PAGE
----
In Russia, Ukraine and Poland, where Busfor also operates, offering domestic and international routes from over 700 bus operators, the model is a bit different. There, Blablacar is like “Booking.com of buses” — a platform which aggregates routes offered by a range of bus operators, but doesn’t have any control over brand, routing or pricing. Over 25m people use the platform, according to Blablacar.
The Busfor acquisition (which is expected to close before the end of the year) will make Blablacar the leading carpooling and long-distance coach platform in the region. It’s an attractive market; it’s big, and just 10% of bus tickets are currently booked online.
Booking.com of buses
This model — “becoming like an online distribution layer” — is actually preferable to getting involved in the operational side, says Brusson. In many countries around the world, including all of Latin America, parts of Asia and parts of the US, numerous operators compete on long-distance bus routes — and customers want somewhere to go to compare them all.
“The continental Europe long-distance coach market is a game of two today: Flixbus and Blablacar.”
Dabbling in the operational side of things in France, Germany and Italy only makes sense because those markets are already dominated by one or two brands, which are already go-tos for customers. “The continental Europe long-distance coach market is a game of two today: Flixbus and Blablacar,” says Brusson.
In France and Germany, long-distances coaches are still a relatively new phenomenon. It was only in 2013 that intercity buses were allowed to compete with Germany’s state-run railways, while the French domestic coach market has also been slowly liberalising over the past few years.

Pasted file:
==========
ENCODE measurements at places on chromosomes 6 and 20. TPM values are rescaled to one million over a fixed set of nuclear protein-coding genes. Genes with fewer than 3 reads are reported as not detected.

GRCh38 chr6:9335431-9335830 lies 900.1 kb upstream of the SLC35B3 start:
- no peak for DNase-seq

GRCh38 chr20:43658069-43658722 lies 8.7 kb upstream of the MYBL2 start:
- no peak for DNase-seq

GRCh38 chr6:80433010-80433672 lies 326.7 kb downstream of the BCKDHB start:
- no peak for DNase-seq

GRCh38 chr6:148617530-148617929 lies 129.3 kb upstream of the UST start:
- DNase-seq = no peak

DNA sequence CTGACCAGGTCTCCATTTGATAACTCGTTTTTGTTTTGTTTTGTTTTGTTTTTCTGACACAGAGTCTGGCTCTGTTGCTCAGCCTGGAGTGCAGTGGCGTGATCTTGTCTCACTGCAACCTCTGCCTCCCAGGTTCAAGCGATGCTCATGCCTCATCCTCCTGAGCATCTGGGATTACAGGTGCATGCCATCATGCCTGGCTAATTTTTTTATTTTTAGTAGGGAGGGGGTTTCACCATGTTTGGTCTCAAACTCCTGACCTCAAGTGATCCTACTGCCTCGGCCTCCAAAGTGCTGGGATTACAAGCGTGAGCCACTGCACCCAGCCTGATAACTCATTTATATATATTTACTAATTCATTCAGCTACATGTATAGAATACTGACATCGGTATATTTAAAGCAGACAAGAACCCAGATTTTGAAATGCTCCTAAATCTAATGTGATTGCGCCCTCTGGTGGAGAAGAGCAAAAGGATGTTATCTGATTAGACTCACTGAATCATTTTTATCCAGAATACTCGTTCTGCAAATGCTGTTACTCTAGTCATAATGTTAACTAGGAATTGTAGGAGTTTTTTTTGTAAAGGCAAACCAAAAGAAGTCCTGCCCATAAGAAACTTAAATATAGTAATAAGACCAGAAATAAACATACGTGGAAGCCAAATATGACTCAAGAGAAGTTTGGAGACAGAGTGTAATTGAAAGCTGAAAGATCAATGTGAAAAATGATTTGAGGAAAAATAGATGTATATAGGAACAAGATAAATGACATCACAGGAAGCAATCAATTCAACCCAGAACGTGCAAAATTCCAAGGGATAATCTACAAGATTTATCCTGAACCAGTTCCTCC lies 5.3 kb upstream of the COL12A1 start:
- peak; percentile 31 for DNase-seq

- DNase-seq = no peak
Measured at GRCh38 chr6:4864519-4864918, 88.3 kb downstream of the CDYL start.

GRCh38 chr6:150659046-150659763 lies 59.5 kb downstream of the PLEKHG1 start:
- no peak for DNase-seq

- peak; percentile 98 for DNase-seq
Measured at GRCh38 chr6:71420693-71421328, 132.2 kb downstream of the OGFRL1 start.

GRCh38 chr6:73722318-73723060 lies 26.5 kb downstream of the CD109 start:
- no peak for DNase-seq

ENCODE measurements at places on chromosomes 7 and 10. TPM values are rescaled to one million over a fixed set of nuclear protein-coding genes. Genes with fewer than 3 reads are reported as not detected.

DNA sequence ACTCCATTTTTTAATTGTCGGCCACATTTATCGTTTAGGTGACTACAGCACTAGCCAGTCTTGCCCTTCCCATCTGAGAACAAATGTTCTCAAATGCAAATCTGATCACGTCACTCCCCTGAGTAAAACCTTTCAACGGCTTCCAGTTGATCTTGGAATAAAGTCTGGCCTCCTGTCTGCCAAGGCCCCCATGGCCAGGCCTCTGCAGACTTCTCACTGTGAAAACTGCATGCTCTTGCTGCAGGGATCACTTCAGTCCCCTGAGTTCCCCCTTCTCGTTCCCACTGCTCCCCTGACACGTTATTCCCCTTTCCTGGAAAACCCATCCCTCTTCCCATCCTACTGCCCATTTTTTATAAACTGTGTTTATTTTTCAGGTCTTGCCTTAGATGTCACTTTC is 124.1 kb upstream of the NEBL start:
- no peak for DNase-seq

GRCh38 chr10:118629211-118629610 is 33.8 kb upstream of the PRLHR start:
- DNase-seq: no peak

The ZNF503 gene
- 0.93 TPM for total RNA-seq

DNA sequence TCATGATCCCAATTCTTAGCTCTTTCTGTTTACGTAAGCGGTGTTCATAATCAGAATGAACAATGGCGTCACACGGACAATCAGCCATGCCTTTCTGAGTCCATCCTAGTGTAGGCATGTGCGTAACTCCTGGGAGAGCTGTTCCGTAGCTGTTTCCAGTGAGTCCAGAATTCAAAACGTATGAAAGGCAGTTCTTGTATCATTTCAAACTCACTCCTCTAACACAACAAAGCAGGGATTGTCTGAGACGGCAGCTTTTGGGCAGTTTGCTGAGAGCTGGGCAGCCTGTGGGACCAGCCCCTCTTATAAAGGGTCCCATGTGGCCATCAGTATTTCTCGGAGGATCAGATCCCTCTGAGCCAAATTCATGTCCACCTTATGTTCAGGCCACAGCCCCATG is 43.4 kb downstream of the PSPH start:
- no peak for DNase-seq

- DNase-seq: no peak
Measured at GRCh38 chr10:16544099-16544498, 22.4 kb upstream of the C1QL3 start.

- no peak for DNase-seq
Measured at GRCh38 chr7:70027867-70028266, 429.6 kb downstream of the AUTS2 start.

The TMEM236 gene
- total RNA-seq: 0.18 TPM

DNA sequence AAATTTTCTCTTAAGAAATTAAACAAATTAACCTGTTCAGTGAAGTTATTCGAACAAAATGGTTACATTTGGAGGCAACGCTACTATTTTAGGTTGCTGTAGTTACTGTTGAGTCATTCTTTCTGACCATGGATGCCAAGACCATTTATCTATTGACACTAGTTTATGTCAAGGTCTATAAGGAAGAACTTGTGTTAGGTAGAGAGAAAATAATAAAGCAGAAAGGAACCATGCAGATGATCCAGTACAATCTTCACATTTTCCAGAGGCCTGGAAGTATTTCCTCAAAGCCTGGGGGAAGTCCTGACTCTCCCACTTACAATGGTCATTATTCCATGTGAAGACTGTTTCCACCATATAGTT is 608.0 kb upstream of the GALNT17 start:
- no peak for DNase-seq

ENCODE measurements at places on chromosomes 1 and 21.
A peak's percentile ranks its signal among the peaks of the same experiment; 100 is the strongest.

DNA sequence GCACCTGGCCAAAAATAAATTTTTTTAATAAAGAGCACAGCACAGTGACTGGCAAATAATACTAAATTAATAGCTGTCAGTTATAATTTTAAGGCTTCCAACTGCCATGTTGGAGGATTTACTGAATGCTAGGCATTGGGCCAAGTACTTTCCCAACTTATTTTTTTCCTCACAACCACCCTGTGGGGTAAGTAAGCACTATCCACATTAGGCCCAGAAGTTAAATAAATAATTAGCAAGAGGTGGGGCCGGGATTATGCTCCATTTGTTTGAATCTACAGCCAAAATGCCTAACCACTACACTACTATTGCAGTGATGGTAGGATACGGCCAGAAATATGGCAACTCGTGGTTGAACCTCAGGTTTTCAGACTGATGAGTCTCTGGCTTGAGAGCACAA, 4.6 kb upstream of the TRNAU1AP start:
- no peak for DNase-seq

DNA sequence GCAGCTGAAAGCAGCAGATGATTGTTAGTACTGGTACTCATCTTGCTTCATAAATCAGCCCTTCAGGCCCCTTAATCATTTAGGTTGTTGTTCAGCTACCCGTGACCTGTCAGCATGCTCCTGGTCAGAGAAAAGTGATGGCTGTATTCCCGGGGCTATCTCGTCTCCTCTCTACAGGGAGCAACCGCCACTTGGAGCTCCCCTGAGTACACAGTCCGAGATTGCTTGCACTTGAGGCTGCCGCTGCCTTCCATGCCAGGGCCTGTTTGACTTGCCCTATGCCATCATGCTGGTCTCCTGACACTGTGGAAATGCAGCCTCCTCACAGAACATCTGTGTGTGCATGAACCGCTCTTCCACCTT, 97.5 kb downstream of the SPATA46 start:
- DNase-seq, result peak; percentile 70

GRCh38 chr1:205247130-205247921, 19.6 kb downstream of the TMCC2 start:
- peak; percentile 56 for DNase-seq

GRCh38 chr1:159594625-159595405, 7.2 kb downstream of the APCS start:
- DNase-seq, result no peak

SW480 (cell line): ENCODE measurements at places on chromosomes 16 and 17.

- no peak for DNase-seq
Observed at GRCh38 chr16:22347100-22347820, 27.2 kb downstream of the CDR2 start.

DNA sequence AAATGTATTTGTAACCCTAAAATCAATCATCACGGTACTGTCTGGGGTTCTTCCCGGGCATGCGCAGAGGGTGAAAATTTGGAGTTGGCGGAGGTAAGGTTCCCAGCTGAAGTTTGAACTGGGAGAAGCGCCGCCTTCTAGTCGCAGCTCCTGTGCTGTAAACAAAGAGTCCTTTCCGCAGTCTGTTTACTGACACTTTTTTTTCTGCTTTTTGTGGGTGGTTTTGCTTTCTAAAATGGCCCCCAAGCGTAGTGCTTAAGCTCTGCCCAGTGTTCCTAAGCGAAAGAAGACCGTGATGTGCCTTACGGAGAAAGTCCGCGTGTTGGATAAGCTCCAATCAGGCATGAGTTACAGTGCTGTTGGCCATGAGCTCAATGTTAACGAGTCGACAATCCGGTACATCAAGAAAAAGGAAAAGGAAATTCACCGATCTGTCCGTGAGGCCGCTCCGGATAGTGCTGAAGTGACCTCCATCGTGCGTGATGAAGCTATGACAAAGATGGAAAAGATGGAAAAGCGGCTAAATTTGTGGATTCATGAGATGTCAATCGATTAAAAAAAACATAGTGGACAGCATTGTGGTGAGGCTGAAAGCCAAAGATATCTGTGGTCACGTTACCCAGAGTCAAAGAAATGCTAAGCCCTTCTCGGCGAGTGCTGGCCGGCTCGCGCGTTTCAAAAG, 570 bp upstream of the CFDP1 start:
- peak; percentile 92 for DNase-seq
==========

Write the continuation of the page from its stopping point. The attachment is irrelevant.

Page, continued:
This means that coaches in France and Germany are still kind of “new and cool” — unlike in the UK, which has had a long-distance bus network for many years, and where coaches cater for a “more price-sensitive, not time-sensitive, audience,” as Brusson puts it. In Russia, the dynamic is different again; there coaches are one of the most common forms of transport.
Across Europe, railways are increasingly being opened up to competition, and 2020 will see further pan-European liberalisation.
That’s a big opportunity for European mobility players.
Last year Flixbus, the other big startup in long-distance mobility, launched Flixtrain. It runs several routes in Germany, in competition with the state railway company Deutsche Bahn, has recently announced plans to move into Sweden in 2020 and has applied to operate five routes in France from 2021.
“We’re not going to launch a Blablatrains.”
Brusson, however, says he has no plans to play this game.
“We want to be a marketplace; to aggregate as many things as possible,” says Brusson. “Trains for us would be purely an aggregation play, not an operator play. We’re not going to launch a Blablatrains; it’s a different ball game.”
“I don’t think people would go to Blablacar to book a train. SNCF, Trainline and Deutsche Bahn are all good at selling their own product. We’d be a reseller of tickets.”